Book Review Of Sorts: Mind Over Matter by Ranulph Fiennes

When I initially sat down to read Mind Over Matter, I made the decision that it was going to be for me and I wasn’t going to thread the pages with post it notes, so that I could provide a thorough book review like I normally do. I was just going to read and absorb and enjoy. However, near the end of the book I realised that it was going to be impossible to keep to myself just how much I’d enjoyed it, so made the decision to write a brief review so as to nudge you good people in its direction.

If you’ve been reading my blog for a while, you’ll be aware that I’m obsessed with polar exploration, and 90% of my reading material tends to be about the poles in one way or another. So, when I found this book for £2 at The Butterwick Hospice I practically chucked my cash on the counter and waltzed out of the shop beaming, a rare sight I can tell you now. Isn’t it absolutely fucking fantastic though, how a book can provide so much happiness.

Fiennes doesn’t beat around the bush. He’s a direct writer with attitude and a fuck load of self-belief. I really admire this about his, as I’ve read books previously where the author has used stars and dashes in place of swearwords and ‘private area’ in place of penis or whatever. Nothing does my head in more than a writer who can’t get the proper words out of their system and onto the page. It loses an element of authenticity when writers piss around with avoiding such things. Anyway.

On the 9th of November 1992 Fiennes and his pole companion Dr Michael Stroud set out to attempt the first unassisted crossing of the Antarctic continent. And they were out there for ninety -seven days, regularly risking losing limbs to the frost and life to the humongous crevasses that  threatened to consume them, sled and all.

Now, they did it, these two. They managed to complete the longest unsupported journey in polar history. (At that time.) But Mind Over Matter hammers home how their friendship suffered along the way. As you can imagine in Antarctica, no issue is a small issue. Everything is blown up, from who gets to lead the way to who gets to lick to porridge spoon in the morning. Life out there is harder that the majority of us could ever comprehend, and this leads to drastic mood swings, irritability of the highest degree, and, often, horrendous tension between team mates. Imagine spending 97 days with one person in the most inhospitable place on earth. Yeah. Doesn’t bare thinking about really, does it. Not to mention that Death isn’t only at your heels in Antarctica, he’s walking beside you, and at any opportunity he gets, he’s going to knock you off balance and into the black abyss. This naturally leads to something of a meltdown on a daily, if not hourly basis.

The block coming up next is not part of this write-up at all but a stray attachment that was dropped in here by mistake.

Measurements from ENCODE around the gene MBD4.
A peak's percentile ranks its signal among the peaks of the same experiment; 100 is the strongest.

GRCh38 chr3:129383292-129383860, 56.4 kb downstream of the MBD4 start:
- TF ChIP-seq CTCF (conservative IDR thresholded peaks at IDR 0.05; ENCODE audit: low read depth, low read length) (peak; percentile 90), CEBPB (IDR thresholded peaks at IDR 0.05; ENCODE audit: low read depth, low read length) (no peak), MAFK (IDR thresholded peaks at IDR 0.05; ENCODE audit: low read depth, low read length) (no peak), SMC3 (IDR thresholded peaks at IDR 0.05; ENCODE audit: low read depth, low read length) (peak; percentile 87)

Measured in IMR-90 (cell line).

I won’t quote long passages because, well, I didn’t intend to do it from the beginning, so haven’t made notes, etc, but I will tell you about some things that I learnt that are far too interesting to keep to myself, but which won’t ruin the experience for you.

Fiennes made the excellent decision to put an appendix at the back of the book, detailing their rations, the clothing they wore, what the weather was like on a daily basis, how their rations differed from Scott’s and Amundsen’s, that sort of thing. I found the following information about clothing fascinating.

My opinion, after years of polar manhauling, is that the heavier the weight towed, the more difficult the selection of clothing. I have never managed to keep warm at all times. The principle is to move as fast as is commensurate with conserving energy yet keeping the blood circulating. Avoiding perspiration is my chief aim when selection clothes. Trapped perspiration is a great danger especially when there are inadequate facilities to dry out the clothes in the tent. Even the most up-to-date so-called breathable fabrics are not 100% breathable.

In 1913, in his then ‘modern’ Burberry gear, Scott wrote, ‘One continues to wonder as to the possibilities of fur clothing as made by the Esquimaux, with a sneaking feeling that it may outclass our more civilized garb.’

Now, going of subject, but only slightly, I would have loved it if Scott, Oates and the rest of our lads made it to the Pole before Amundsen, but I do have a lot of respect for the late Norwegian, and believe 100% in the choices he made about using dogs as transportation to the Pole, etc. Interestingly Amundsen preferred dark tents for ease of identification against the snow, rest for the eyes when tent-bound and superior absorption of the sun’s rays to heat the tent.

Another interesting fact is that the first recorded operation in Antarctica was by Shackleton’s Doctor Marshall in 1904, and was the removal of an eye that had been struck by a boathook.

I was pleased that Fiennes took the time to talk about the lives of seals, whales and other Antarctic species, though this was, at times, quite horrific reading, as the following passage about British sealers prove.

They found it more useful to keep the bull seals alive to stop their harems wandering off the rocks. If they became a nuisance they were blinded in one eye. It was ‘laughable to see these old goats, planted at intervals along the beach, keeping their remaining peeper fixed on their seraglio while we went about our business on their blind side.’

I also learnt something new about penguins, which is always a good thing.

Penguin fossils as old as 40,000,000 years have been found, including some of a species almost as tall as a man. They appear to have evolved from birds which could both swim and fly.

Mind Over Matter was a hugely enjoyable, nourishing read, and I’m grateful to Fiennes for including a great selection of photographs, including images of his emaciated self and frost bitten body parts as well as images of the landscapes I one day want to experience for myself.